Heading into their senior seasons, three Yellow Jackets were already looking ahead to their athletic futures beyond the court, diamond and pitch they will compete on for one final successful push in a Denison uniform.


From the moment they stepped on campus, they have been key contributors in their respective sports and as they signed their letters of intent it was a reflection upon their accomplishments as well as what the final year will bring.


Taryn Gaines signed to play basketball for Southeastern Oklahoma State, Luke Kirkbride signed to play baseball for Northern Oklahoma College and Christina Hernandez signed to play soccer for Texas A&M-Commerce.


Gaines has been a four-year starter for the Lady Jackets during some of the program’s greatest moments including three straight playoff appearances, the first that ended an 11-year postseason drought, at least 21 wins each year plus a district title and a school record 31 wins and a trip to the region quarterfinals in 2017-18.


Denison went 21-12 last year and will try to reach the postseason for a fourth consecutive year, something the program has not done.


“Coach Been talks about how I started off with winning seasons and I know how that feels and what to expect,” Gaines said. “I wasn’t the top scorer before but now I am because my team needs me to. I’ve been pushing and pushing and believed in myself to be at the next level.”


She was a first-team all-district pick as a junior after averaging eight points, 7.2 rebounds. 1.8 steals and assists and 1.7 blocks.


As a sophomore, Gaines averaged five points, 7.1 rebounds and 1.7 blocks per game as a second-team all-district selection.


Gaines was the district Newcomer of the Year as a freshman, averaging 4.2 points, 6.6 rebounds and 1.1 blocks.


She has also been a selected multiple times as an all-district performer in volleyball.


Southeastern Oklahoma State went 14-13 last season and 12-10 in Great American Conference play with a first-round loss in the GAC Tournament. The program continues to add local talent — the current roster includes Bells’ Katie Branam, Pottsboro’s Haiden Williams, Whitesboro’s Casey Monk, Melissa’s Katie Webb, Gainesville’s Chandler Kemp — and Collinsville’s Carrie Johnson is a part of the Storm’s incoming class.


“I feel like it’s close to home and my support system,” Gaines said. “I know how they play and how to adjust my game to what they’re doing.”


Kirkbride enters his senior season coming off a first-team all-district campaign that saw Denison go 15-17 but finish third in 10-5A for a third straight playoff appearance, the most for the program since four straight trips from 1995-98.


During his sophomore year Kirkbride contributed to Denison’s best season in 25 years as the Jackets went 21-15 — the most wins since 1998 — and made the region quarterfinals. It was the first time since 2000 the program won a playoff game.


As a freshman he was a second-team all-district utility selection as the Jackets made the playoffs for the first time in five years.


“These past years we’ve been blessed with talent,” he said. “It’s heart and willing to work hard and if we start with that we can go far.”


Kirkbride will also be trying to qualify for the state powerlifting meet for the third straight year.


Northern Oklahoma College is the defending National Junior College Athletic Association Division II champion after finishing 42-18 this past spring for the program’s first title. It was the third time in the last six years and fourth overall the Jets made the D-II World Series, including a third-place finish in 2018 with a 48-16 record.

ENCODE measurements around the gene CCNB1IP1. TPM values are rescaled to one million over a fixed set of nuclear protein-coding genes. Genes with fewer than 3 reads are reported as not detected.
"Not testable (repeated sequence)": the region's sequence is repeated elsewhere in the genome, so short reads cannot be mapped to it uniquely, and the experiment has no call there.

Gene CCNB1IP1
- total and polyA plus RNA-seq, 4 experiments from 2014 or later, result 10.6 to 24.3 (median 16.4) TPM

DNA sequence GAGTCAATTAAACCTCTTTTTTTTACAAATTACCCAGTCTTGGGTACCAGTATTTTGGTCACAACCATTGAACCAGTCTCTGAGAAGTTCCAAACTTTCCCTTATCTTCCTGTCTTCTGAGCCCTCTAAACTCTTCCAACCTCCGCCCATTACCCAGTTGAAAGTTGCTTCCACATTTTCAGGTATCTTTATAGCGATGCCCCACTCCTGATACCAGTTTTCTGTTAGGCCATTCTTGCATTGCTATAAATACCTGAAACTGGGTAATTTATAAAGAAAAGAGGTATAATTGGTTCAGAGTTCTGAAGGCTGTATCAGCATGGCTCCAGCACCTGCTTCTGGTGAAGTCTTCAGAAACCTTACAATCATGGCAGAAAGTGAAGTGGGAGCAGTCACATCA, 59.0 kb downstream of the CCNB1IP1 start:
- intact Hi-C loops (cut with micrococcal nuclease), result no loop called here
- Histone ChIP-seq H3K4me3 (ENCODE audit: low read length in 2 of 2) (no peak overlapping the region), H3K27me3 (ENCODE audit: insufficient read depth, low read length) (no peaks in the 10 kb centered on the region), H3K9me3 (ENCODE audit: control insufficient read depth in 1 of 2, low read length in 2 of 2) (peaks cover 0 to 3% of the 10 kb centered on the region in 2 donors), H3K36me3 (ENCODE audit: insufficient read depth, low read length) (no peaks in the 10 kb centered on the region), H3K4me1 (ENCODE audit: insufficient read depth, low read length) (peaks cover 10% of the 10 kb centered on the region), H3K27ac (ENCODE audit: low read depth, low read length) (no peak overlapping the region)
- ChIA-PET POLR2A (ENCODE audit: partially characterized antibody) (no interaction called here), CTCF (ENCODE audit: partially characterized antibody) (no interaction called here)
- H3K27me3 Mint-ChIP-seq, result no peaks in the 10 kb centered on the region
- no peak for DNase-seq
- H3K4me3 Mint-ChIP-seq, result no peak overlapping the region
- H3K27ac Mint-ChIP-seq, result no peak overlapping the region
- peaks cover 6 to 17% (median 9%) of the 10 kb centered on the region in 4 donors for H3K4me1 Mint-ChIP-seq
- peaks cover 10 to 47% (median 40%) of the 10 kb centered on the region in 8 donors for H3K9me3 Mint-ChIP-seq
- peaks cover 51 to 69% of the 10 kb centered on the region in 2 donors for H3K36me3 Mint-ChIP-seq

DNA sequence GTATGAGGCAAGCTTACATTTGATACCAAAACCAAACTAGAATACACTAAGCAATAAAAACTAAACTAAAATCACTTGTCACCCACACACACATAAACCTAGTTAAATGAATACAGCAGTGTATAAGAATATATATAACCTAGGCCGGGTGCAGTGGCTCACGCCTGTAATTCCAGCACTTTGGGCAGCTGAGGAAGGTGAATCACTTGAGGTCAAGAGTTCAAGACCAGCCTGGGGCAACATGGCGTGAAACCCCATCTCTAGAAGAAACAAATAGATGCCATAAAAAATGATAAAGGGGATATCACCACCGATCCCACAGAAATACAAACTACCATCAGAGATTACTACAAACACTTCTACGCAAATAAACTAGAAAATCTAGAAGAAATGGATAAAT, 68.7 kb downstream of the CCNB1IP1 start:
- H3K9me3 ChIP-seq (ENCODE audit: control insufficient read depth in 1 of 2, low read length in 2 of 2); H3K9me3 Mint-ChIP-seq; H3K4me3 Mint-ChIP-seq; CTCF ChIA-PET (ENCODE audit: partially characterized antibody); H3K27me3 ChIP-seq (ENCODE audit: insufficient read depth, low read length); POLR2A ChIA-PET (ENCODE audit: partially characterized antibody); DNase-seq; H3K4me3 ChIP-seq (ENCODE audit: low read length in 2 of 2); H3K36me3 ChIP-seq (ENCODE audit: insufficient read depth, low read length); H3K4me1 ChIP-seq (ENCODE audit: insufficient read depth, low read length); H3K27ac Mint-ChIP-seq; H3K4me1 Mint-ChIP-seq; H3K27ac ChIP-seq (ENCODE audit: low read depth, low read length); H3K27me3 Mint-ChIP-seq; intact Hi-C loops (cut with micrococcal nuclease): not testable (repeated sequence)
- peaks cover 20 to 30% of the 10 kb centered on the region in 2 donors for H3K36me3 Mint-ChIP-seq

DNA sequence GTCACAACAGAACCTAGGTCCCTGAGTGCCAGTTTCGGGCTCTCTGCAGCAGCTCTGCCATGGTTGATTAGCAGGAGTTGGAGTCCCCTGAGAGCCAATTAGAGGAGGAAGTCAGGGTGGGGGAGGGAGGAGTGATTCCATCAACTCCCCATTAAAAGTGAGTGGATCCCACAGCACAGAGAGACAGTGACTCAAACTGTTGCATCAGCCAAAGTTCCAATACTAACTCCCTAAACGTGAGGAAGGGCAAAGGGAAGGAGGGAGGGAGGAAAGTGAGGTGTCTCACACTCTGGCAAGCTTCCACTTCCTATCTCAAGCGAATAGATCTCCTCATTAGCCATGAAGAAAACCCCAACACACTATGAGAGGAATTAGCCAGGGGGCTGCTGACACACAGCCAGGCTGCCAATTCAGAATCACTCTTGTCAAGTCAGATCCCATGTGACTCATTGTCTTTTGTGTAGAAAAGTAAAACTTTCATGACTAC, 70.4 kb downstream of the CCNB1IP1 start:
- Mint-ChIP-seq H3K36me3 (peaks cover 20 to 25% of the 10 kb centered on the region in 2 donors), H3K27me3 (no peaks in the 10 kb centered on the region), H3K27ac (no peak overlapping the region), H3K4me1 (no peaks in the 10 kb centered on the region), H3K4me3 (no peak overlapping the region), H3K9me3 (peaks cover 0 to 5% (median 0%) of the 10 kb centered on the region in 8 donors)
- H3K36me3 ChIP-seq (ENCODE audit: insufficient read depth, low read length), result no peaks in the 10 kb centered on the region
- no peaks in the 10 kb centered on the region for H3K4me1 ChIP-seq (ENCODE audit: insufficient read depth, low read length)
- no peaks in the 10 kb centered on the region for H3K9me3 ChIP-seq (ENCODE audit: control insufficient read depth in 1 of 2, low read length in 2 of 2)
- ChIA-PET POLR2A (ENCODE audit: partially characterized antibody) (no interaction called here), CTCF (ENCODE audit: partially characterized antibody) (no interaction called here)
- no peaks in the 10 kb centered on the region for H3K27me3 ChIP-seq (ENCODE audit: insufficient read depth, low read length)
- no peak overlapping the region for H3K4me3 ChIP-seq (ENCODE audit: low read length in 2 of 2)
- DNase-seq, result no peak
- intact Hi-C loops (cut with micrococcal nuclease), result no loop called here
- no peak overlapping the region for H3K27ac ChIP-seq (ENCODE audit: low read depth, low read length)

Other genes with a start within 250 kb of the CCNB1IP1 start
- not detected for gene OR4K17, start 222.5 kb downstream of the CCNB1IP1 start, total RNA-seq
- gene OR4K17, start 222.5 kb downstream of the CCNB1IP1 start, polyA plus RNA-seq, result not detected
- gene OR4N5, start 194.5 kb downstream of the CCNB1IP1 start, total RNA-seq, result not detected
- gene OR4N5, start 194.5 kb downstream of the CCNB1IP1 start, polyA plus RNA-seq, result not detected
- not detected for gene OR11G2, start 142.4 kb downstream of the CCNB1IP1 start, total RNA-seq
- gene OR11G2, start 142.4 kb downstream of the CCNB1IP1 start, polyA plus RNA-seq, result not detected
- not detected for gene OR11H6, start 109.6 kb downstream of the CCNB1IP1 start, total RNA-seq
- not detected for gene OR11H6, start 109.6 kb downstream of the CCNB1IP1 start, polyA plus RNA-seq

“Coach Bo worked his tail off to get my name out there. Coach Bo is the reason I’m playing college baseball,” said Kirkbride, who picked NOC over Murray State. “The facilities are very good — indoor for baseball, turf, a $4.5 million stadium. They are the defending champions. Who doesn’t want to go there? My goal is to go Division I and this is my best option.”


Hernandez was a first-team all-district selection for the second straight season and finished her junior year with 28 goals and 10 assists as Denison went 12-10-1 and 2-7-1 in District 10-5A. It was the program’s second-most victories in a season, behind 13 in 2008, and the Lady Jackets placed fifth in the district standings, one spot out of the playoffs.


“I’m excited to show out,” she said. “Our graduating class is a big class so it’s now or never if we’re planning on getting it done.”


As a sophomore Hernandez scored 17 goals but her prowess isn’t something she honed over years of practice.


“I’m not one of those people who has been playing since they were four years old,” Hernandez said. “I didn’t start until seventh grade. Ever since then I fell in love with it.”


She also is a two-time region cross-country qualifier and part of the 400, 800 and 1,600 relay teams that qualified for regionals this past spring. The 400 and 800 relays had school-record times, breaking marks from 1999 and 1983, respectively.


A&M-Commerce went 10-8-1 overall this past season and 7-6 in the Lone Star Conference to place seventh in the standings before losing in the quarterfinals of the LSC Tournament. The program hasn’t had a losing season since 2012 and won at least 10 games in all but one season since then. The Lions have made the NCAA Division II Tournament eight times, the last coming in 2016 when they made the Sweet 16. That was also their last conference title. Former Austin College head coach Paul Burns is the associated head coach.


“I know I feel like I can show that I’m able to contribute right away, hopefully at least,” said Hernandez, who picked A&M-Commerce over Angelo State. “When I went and played with the girls I liked the fit with what they were doing.”